Business leaders must be citizens as well as profit-maximisers

"The point is, ladies and gentleman, that greed - for lack of a better word - is good. Greed is right. Greed works. Greed clarifies, cuts through, and captures the essence of the evolutionary spirit. Greed, in all of its forms - greed for life, for money, for love, knowledge - has marked the upward surge of mankind."

It would have been one thing for these words to have been spoken by a famous industrialist as part, perhaps of a great biopic. The director Oliver Stone could have put the fictional words into the mouths of Henry Ford or Thomas Edison, for example. We would have learnt that great inventors and industrialists motivated by the love of ideas and the pursuit of profit – by “greed” for “knowledge” and “greed” for “money” - helped create the past prosperity and past inventions from which we still benefit today. In the spirit of nearly every novelist, poet and filmmaker since free enterprise was written about, Stone didn't, of course. As with his other movies, his intention was to subvert. The words he crafted were spoken, therefore, by Gordon Gekko – the villainous character played by Michael Douglas in Stone’s classic 1987 movie, Wall Street. The Gekko character was allegedly based on Michael Milken, the “junk bond king” who went to jail in 1989 after being convicted on 98 accounts of racketeering and fraud. Sentenced to ten years in prison, Milken only served 22 months – an outcome that could also have been scripted by Stone. As the film ends and just before the credits roll “even when they’re caught and convicted… the crooks of capitalism get off lightly” could have appeared on the silver screen.

Gekko’s “greed sermon” gets to the heart of the world’s love-hate relationship with capitalism. After the collapse of communism in 1989 some kind of version of capitalism – one perhaps characterised by heavy state involvement, as in China, or of the more Anglo-Saxon, democratic variety – became the only economic show in town. But it is hard to love a system which is based on humankind’s sinful traits especially when its proponents appear as crooked as a Gekko or Milken. In “Forging Capitalism: Rogues, Swindlers, Frauds, and the Rise of Modern Finance” (2014), Ian Klaus insists that vice has always been part of capitalism’s make-up.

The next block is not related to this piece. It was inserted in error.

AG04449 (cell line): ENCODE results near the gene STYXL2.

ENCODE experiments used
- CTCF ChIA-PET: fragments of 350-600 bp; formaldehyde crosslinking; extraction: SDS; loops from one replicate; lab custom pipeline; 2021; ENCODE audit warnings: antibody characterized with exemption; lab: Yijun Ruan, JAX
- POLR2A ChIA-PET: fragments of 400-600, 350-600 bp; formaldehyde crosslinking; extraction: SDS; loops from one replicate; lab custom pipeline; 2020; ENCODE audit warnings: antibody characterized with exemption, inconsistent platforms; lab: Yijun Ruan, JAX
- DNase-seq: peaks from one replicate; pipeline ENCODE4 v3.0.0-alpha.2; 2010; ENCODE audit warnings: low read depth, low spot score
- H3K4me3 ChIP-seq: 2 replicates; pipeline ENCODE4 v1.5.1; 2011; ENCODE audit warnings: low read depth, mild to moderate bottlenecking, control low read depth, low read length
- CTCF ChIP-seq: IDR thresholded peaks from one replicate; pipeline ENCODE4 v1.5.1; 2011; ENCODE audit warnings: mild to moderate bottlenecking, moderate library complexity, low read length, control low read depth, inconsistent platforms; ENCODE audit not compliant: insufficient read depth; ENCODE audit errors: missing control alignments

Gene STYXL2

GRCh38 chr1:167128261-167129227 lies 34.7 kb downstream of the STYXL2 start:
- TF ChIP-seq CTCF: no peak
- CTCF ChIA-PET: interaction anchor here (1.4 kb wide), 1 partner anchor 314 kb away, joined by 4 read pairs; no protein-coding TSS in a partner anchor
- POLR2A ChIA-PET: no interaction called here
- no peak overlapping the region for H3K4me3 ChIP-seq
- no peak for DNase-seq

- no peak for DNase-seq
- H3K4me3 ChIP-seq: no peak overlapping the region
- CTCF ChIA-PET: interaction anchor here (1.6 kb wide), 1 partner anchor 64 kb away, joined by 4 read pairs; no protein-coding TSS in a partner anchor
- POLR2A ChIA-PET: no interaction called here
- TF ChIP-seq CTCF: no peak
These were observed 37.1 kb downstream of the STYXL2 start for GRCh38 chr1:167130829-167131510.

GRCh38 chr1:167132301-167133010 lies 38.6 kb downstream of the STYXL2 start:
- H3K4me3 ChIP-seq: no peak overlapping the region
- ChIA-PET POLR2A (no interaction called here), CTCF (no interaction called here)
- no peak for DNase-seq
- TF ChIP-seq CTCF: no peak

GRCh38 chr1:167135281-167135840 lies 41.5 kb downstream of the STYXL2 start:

Adam Smith did not talk of greed but he did talk of self-interest. “It is not from the benevolence of the butcher, the brewer, or the baker,” he wrote, “that we expect our dinner, but from their regard to their own interest.” You can defend self-interest and I would. It is not, for a start, particularly selfish or even selfish at all. It doesn’t inevitably lead to criminality – as in the fictional case of Gekko or the real life case of Milken. It can lead to the iPhone, a new malaria-defeating drug or the development of a crop likelier to withstand a drought. Even if it doesn’t lead to something as transformational as anything like that, the butcher, baker and brewer – as much as the banker and Silicon Valley entrepreneur – don’t just truck for selfish benefit. They truck for their children and wider family, too.